Government has purchased the controversial Buccoo Estate in Tobago, popularly known as No Man’s Land, for $174, 806,775 million.
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More oil waiting to be discovered
Expressing surprise that T&T had not taken advantage of the latest oil production technology despite the crisis in oil production, Canadian reservoir engineer Eric Delamaide is recommending that polymer flooding and foam flooding be used in Trinidad to extract oil.
This comes at a time when oil production has dropped from 230,000 barrels of oil in the late 1970’s to 60,000 barrels of oil in 2016.
Delamaide, who has conducted numerous studies in North and Latin America, Mexico, the Caribbean, Europe, Russia, the Middle East and Asia, was speaking at a symposium hosted by the University of T&T in Point Lisas, titled “Enhancing Oil and Gas Production,” on Thursday.
Saying there was lots of oil still left in the ground, Delamaide said polymer flooding - an enhanced oil recovery technique using water viscosified with soluble polymers—has not really been tested in Trinidad although it has worked well in Suriname, Canada and China.
As a principal reservoir engineer of the Enhanced Oil Recovery Alliance (EOR), a global entity, Delamaide said T&T had a bright future in enhanced oil production.
“We need to find an economic and efficient way of taking the oil out of the ground and putting it in the tank on the surface. Lots of things have been done in the past and I think we can continue that and try new technologies and new ways of doing things that would increase production, recovery and the revenue for the people of T&T,” Delamaide said.
Asked whether polymer and foam flooding would impact negatively on the environment, Delamaide said no.
“Polymer is a product you use to purify water so I wouldn’t go and eat polymer, but it is not a toxic product and it is used commonly in the industry for water purification and water treatment. Foam is a soap, a disinfectant which you can use to wash your hair. It is not going to destroy the environment,” Delamaide said.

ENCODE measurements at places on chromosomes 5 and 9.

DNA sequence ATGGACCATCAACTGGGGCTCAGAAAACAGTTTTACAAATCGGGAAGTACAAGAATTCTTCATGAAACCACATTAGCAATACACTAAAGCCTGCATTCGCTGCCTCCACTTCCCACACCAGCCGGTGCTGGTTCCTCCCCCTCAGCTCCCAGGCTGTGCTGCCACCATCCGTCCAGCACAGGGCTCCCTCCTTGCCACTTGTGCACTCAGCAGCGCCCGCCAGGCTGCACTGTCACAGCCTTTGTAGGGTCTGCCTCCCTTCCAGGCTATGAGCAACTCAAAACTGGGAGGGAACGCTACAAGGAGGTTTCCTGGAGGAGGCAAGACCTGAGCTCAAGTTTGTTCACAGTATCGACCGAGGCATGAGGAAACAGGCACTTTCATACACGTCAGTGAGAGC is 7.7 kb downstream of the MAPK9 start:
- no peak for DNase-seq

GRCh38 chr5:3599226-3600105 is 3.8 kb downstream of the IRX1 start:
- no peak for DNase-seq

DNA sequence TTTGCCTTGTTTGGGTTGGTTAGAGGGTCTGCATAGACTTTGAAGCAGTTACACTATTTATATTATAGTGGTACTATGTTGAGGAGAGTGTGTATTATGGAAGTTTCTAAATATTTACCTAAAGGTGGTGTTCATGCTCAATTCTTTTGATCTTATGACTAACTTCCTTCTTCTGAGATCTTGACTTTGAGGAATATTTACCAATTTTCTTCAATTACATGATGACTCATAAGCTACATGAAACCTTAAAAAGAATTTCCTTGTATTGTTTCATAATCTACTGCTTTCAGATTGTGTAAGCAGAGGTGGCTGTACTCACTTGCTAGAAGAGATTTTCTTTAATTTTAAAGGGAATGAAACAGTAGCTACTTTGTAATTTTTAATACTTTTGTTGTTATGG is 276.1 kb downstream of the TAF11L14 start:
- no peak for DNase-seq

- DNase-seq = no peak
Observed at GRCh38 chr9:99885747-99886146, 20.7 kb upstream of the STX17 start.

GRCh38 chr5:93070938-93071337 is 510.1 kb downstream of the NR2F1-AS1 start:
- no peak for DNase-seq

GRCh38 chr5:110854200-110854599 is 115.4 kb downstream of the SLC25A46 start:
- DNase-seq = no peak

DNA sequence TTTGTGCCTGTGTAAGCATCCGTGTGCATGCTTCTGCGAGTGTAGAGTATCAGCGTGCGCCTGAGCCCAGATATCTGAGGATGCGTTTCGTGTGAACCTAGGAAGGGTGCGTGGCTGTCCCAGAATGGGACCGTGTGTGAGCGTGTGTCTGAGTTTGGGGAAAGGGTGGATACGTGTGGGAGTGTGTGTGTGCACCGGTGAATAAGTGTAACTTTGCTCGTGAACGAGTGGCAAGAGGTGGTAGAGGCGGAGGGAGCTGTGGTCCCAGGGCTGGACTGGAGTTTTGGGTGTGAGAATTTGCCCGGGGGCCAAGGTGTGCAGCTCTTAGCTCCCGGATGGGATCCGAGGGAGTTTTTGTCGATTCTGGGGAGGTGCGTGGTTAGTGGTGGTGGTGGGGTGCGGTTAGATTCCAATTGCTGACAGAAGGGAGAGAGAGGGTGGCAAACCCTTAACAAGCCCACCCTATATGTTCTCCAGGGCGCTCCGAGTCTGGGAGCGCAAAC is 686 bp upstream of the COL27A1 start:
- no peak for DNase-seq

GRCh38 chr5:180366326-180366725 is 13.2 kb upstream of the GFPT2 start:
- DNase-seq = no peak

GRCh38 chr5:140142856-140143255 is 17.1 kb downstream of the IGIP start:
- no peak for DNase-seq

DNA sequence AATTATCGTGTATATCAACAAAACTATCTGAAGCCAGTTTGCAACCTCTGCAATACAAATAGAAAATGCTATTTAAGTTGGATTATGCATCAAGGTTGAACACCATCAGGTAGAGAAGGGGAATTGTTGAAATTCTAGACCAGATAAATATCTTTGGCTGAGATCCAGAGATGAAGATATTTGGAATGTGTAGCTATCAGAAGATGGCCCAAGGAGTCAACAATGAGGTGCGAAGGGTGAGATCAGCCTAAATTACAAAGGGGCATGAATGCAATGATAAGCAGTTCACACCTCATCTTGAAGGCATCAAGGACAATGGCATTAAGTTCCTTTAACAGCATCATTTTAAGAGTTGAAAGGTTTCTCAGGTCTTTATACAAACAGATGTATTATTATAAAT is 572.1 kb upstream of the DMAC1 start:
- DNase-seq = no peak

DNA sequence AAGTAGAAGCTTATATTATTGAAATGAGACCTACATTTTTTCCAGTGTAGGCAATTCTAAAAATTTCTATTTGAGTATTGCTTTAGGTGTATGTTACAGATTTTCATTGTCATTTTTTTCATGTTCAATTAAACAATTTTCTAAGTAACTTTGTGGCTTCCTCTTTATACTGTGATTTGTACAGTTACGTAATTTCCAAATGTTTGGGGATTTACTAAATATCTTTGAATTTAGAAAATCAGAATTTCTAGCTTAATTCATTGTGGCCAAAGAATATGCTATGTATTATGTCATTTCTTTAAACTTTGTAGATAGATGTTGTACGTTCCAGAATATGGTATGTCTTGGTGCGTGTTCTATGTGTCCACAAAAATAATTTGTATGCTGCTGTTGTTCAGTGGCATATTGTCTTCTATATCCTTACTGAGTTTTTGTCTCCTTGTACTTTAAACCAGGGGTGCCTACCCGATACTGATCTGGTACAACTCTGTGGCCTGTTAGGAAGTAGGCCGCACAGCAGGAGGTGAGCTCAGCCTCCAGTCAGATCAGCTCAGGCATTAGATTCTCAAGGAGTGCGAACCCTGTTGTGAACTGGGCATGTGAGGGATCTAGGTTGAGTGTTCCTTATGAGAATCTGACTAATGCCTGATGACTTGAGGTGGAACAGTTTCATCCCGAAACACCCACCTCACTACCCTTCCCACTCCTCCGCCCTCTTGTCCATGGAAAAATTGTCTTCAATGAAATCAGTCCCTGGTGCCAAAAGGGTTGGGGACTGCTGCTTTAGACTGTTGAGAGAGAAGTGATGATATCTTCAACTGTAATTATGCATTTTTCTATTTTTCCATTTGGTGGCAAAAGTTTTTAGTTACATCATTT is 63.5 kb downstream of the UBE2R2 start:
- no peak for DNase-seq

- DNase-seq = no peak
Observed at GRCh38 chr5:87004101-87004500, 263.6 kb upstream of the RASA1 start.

Even though polymer flooding was experimented on it was never continued, Delamaide said, adding that he did not know why.
“It’s difficult to say why it was not continued. I think people don’t want to change. They are accustomed to doing it one way and if they are not aware of what is going on outside, they don’t try new techniques.
“Steam has worked well and you continue using co2, but you can improve on that by using foam and polymer flooding,” Delamaide added.
Although admitting that Trinidad’s geological structure is complex, Delamaide said this did not mean that the newest technologies cannot work.
“Polymer flooding worked better in horizontal wells. Our geological structure is very complex and it’s a challenge, but geologies in Peru, Thailand are also very fractured and it’s not a problem. It is a challenge and we can overcome it,” Delamaide added.
Petrotrin chairman Professor Andrew Jupiter meanwhile said he was excited about the new prospects for oil recovery in Trinidad.
Saying Petrotrin had 29 expressions of interest for improved oil recovery, Jupiter said, “We will not limit this to steam, carbon dioxide, water flooding or gas injections. Polymer was tried many years ago but it was not continued. The technology done 15 to 20 years ago has improved and the effects of that can also ensure that we can extract more oil from our reservoirs,” he said.
He added that the environmental impact of these extractions will continue to be carefully monitored.
“In every secondary recovery that we perform, whether steam, co2, polymer, we will look at the environmental impact. Our process is we go to the Environmental Management Authority and indicate the process we use, the effect it will have on reservoir and on our environment. We will use stringent rules that will apply to those countries that will also be applied to T&T,” Jupiter added. Despite Trinidad’s faulted rock formations, Jupiter said he was optimistic that new technology could be utilised effectively.